Do you know a foreign language?

merquiades

Senior Member
English (US Northeast)
#1
Ahoj czech friends,

In May I'm going to be going to Prague for a week and want to learn as much of your language before to get by, but there's a phrase I want to learn by heart in case I'm lost.

Do you know a foreign language?
I wrote the sentence myself with the help of my diccionary. From my knowledge of Russian I know the foreign language part should be in the accusative case.
Is this right? I wanted something easy to remember.

Ne rozumím česky. Znaš cisim jazykem?
Also, which syllable is stressed. Ne rozumÍM čESky. Znaš cisIM jaZYkem?

Děkuju

I'm sure I'll be back

čau
 
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  • jazyk

    Senior Member
    Brazílie, portugalština
    #2
    Nerozumím česky. Znáte cizí jazyky? or Znáte nějaký cizí jazyk? or Mluvíte někým cizím jazykem? Znáš is for people with whom you are in familiar terms. I think negative forms, though, sound better in this context: neznáte, nemluvíte.

    Your cisim jazykem isn't accusative, it's almost the instrumental (cizím jazykem). You could use cizím jazykem, or its plural form, cizími jazyky, with the verb mluvit (to speak).

    Czech stress is always on the first syllable, but it's not as strong as in English.
     

    bibax

    Senior Member
    Czech (Prague)
    #3
    Nerozumím česky (nérozumim cheski). = I do not understand Czech.

    Nemluvím česky (némluvim cheski). = I do not speak Czech.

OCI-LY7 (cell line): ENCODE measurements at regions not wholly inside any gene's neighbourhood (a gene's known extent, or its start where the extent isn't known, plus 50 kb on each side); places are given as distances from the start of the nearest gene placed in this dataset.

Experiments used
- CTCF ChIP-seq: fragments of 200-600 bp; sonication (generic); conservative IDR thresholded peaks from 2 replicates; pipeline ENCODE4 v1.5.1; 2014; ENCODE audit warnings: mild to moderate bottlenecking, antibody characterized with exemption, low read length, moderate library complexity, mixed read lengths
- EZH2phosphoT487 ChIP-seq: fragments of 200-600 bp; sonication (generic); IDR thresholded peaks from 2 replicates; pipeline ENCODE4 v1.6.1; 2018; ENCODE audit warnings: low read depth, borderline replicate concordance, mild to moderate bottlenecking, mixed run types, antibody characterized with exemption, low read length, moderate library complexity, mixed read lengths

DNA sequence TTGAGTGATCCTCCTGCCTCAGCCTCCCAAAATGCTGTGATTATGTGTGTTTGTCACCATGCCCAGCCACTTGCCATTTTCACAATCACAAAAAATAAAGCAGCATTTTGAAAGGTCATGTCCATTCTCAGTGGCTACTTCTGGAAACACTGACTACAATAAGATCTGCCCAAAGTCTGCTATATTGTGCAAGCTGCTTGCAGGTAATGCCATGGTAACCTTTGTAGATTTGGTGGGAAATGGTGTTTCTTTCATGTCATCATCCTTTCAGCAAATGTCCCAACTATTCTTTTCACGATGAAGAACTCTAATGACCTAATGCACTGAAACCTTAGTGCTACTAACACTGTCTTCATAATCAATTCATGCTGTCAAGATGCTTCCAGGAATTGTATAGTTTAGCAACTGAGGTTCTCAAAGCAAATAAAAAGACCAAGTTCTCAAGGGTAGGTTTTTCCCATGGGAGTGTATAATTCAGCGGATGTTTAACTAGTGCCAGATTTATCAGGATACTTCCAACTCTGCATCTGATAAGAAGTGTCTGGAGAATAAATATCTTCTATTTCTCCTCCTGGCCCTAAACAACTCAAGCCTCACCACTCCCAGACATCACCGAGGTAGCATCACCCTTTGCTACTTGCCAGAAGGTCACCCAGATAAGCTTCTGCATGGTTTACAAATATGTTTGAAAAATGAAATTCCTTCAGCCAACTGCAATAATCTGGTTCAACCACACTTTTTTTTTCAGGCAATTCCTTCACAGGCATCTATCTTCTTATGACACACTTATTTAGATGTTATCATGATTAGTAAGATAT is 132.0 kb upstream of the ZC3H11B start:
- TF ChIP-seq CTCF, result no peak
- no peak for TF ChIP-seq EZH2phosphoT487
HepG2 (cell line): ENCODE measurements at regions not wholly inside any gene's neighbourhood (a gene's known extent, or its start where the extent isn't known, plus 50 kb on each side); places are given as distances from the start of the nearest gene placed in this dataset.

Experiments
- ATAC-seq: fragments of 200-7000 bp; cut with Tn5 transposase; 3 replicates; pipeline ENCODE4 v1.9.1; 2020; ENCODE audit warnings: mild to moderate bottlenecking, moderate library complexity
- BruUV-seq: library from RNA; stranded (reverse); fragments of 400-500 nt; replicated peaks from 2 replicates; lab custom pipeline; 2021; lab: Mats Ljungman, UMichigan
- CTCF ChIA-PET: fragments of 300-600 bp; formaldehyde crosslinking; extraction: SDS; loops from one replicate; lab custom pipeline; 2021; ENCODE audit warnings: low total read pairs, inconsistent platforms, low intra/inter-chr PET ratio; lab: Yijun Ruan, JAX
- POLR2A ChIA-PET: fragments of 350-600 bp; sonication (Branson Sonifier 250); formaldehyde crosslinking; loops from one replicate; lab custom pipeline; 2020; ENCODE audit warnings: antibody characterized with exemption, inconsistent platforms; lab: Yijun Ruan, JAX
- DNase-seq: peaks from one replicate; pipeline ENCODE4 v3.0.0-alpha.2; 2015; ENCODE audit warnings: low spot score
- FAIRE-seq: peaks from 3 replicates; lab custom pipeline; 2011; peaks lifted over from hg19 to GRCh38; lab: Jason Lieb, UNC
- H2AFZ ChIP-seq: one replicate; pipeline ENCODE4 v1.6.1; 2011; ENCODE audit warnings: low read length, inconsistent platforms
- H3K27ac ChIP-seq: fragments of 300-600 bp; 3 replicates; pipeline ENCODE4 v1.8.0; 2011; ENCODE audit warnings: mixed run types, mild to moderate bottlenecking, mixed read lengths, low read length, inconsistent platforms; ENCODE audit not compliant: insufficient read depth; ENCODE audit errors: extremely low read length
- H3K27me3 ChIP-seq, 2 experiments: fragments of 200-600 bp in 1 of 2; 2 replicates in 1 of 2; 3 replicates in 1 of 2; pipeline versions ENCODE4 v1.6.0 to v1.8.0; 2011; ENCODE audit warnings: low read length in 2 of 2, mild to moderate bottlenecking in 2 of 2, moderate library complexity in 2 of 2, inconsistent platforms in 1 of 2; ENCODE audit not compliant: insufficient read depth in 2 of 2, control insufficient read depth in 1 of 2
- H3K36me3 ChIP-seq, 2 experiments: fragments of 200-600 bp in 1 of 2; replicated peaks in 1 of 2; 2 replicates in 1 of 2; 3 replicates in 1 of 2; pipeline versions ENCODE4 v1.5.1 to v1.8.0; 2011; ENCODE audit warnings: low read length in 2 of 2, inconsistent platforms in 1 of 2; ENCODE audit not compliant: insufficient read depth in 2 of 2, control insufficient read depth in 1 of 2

Znáš nějaký cizí jazyk? (znáš ñéyaki tsízi yázik) = Do you know ...?

    Mluvíš nějakým cizím jazykem? (mlúviš ñéyakim tsízim yázikem) = Do you speak ...?

    š is pronounced like English sh (non-existent in Spanish)
    c is pronounced like ts in cats
    z is pronounced like English z in zulu
    č is pronounced like Spanish ch

    The acute accent sign (áéíóúý) denotes the long vowels, and NOT stress.
    The first syllables are stressed.
     

    merquiades

    Senior Member
    English (US Northeast)
    #4
    Nerozumím česky. Znáte cizí jazyky? or Znáte nějaký cizí jazyk? or Mluvíte někým cizím jazykem? Znáš is for people with whom you are in familiar terms. I think negative forms, though, sound better in this context: neznáte, nemluvíte.

    Your cisim jazykem isn't accusative, it's almost the instrumental (cizím jazykem). You could use cizím jazykem, or its plural form, cizími jazyky, with the verb mluvit (to speak).

    Czech stress is always on the first syllable, but it's not as strong as in English.
    Muito obrigado, Jazyk! Now I know what your pseudo means. :)
    I think I'll go with "Nerozumím česky. Neznáte cizí jazyky?" I can remember that. So that is NErozumím čESky. NEznáte CIzí JAzyky? I take it the accent marks are only to show vowel quality and if the preceding consonant is palatized. The ate versus š verb endings are very coherent for formal versus informal usage.
     

    merquiades

    Senior Member
    English (US Northeast)
    #5
    Nerozumím česky (nérozumim cheski). = I do not understand Czech.

    Nemluvím česky (némluvim cheski). = I do not speak Czech.

    Znáš nějaký cizí jazyk? (znáš ñéyaki tsízi yázik) = Do you know ...?

    Mluvíš nějakým cizím jazykem? (mlúviš ñéyakim tsízim yázikem) = Do you speak ...?

    š is pronounced like English sh (non-existent in Spanish)
    c is pronounced like ts in cats
    z is pronounced like English z in zulu
    č is pronounced like Spanish ch

    The acute accent sign (áéíóúý) denotes the long vowels, and NOT stress.
    The first syllables are stressed.
    Thanks for the lesson Bibax! I think pronouncing czech isn't too hard for me. I just need to learn the alphabet. J is y and ž is j. The three consonants in a row like in "na shledanou" is daunting though! Maybe making those áéíóúý long without stressing them too. Cheers!
     
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